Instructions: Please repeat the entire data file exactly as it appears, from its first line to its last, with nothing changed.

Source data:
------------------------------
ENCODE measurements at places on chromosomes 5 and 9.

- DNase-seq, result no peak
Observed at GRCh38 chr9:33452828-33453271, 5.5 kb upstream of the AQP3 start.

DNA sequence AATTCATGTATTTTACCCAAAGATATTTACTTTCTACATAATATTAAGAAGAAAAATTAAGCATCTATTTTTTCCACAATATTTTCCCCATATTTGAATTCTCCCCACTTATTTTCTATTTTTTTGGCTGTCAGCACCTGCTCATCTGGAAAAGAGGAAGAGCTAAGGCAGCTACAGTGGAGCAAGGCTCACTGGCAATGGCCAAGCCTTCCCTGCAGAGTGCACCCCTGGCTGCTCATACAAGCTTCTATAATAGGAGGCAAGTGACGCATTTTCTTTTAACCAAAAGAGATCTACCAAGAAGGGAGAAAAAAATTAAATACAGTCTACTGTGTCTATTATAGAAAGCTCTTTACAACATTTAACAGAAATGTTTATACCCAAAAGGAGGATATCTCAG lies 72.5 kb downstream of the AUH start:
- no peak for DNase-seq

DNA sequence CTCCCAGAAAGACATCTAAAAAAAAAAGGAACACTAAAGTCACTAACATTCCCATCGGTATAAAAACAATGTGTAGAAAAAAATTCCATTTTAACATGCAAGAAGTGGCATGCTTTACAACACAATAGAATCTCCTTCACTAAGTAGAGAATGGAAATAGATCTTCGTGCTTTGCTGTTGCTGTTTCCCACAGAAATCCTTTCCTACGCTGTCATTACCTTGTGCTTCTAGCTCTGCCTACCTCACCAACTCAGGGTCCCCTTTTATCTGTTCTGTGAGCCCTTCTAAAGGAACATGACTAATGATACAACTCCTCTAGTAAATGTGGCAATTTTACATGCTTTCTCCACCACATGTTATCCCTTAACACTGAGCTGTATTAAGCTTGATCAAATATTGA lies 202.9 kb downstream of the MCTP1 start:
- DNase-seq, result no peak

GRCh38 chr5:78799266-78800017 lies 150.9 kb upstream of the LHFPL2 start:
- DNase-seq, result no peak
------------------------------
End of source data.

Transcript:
ENCODE measurements at places on chromosomes 5 and 9.

- DNase-seq, result no peak
Observed at GRCh38 chr9:33452828-33453271, 5.5 kb upstream of the AQP3 start.

DNA sequence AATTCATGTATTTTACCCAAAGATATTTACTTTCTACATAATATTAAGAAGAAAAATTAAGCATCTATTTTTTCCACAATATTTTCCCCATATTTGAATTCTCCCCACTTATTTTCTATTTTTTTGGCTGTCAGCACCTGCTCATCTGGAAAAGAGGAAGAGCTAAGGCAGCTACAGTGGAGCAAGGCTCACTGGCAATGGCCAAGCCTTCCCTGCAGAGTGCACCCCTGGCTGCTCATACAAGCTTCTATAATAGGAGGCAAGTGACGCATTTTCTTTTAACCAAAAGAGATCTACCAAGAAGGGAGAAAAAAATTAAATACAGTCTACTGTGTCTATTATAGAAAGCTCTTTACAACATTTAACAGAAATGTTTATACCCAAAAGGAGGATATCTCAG lies 72.5 kb downstream of the AUH start:
- no peak for DNase-seq

DNA sequence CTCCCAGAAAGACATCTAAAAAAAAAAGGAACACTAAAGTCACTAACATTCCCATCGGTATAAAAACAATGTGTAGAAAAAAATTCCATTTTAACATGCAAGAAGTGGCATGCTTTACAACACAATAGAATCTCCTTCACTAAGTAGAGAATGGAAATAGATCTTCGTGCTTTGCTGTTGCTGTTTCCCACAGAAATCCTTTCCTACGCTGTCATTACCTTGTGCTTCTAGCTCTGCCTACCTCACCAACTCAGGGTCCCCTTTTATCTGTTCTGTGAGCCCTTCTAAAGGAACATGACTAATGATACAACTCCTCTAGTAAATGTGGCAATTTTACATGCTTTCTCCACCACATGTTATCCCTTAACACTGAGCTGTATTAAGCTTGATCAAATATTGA lies 202.9 kb downstream of the MCTP1 start:
- DNase-seq, result no peak

GRCh38 chr5:78799266-78800017 lies 150.9 kb upstream of the LHFPL2 start:
- DNase-seq, result no peak